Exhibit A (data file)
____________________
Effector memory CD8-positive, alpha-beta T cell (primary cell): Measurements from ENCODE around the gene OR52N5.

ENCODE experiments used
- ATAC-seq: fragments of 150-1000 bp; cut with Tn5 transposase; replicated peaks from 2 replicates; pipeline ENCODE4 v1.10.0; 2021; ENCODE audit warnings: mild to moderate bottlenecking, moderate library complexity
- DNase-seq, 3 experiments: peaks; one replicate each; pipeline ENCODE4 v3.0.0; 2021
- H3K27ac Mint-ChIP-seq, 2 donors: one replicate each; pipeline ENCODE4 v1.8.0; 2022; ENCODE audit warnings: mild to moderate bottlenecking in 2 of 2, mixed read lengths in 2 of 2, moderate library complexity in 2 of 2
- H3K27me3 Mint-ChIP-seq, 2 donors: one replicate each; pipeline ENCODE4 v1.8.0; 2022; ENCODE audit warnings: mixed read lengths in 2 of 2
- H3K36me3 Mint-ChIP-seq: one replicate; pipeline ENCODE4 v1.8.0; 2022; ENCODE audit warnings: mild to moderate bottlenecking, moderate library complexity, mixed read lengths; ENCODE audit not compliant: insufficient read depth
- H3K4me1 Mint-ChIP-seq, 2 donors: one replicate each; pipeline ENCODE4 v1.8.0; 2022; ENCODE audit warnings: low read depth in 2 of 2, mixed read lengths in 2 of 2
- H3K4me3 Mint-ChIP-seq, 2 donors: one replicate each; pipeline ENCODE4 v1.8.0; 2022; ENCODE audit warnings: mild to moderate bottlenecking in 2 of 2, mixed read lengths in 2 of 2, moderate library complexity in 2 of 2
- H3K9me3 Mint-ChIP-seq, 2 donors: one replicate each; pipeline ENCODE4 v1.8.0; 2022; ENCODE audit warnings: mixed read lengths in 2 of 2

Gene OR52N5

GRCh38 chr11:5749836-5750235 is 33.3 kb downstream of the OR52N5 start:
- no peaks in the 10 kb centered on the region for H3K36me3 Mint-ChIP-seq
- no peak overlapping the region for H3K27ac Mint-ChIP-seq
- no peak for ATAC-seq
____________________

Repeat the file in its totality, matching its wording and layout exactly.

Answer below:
Effector memory CD8-positive, alpha-beta T cell (primary cell): Measurements from ENCODE around the gene OR52N5.

ENCODE experiments used
- ATAC-seq: fragments of 150-1000 bp; cut with Tn5 transposase; replicated peaks from 2 replicates; pipeline ENCODE4 v1.10.0; 2021; ENCODE audit warnings: mild to moderate bottlenecking, moderate library complexity
- DNase-seq, 3 experiments: peaks; one replicate each; pipeline ENCODE4 v3.0.0; 2021
- H3K27ac Mint-ChIP-seq, 2 donors: one replicate each; pipeline ENCODE4 v1.8.0; 2022; ENCODE audit warnings: mild to moderate bottlenecking in 2 of 2, mixed read lengths in 2 of 2, moderate library complexity in 2 of 2
- H3K27me3 Mint-ChIP-seq, 2 donors: one replicate each; pipeline ENCODE4 v1.8.0; 2022; ENCODE audit warnings: mixed read lengths in 2 of 2
- H3K36me3 Mint-ChIP-seq: one replicate; pipeline ENCODE4 v1.8.0; 2022; ENCODE audit warnings: mild to moderate bottlenecking, moderate library complexity, mixed read lengths; ENCODE audit not compliant: insufficient read depth
- H3K4me1 Mint-ChIP-seq, 2 donors: one replicate each; pipeline ENCODE4 v1.8.0; 2022; ENCODE audit warnings: low read depth in 2 of 2, mixed read lengths in 2 of 2
- H3K4me3 Mint-ChIP-seq, 2 donors: one replicate each; pipeline ENCODE4 v1.8.0; 2022; ENCODE audit warnings: mild to moderate bottlenecking in 2 of 2, mixed read lengths in 2 of 2, moderate library complexity in 2 of 2
- H3K9me3 Mint-ChIP-seq, 2 donors: one replicate each; pipeline ENCODE4 v1.8.0; 2022; ENCODE audit warnings: mixed read lengths in 2 of 2

Gene OR52N5

GRCh38 chr11:5749836-5750235 is 33.3 kb downstream of the OR52N5 start:
- no peaks in the 10 kb centered on the region for H3K36me3 Mint-ChIP-seq
- no peak overlapping the region for H3K27ac Mint-ChIP-seq
- no peak for ATAC-seq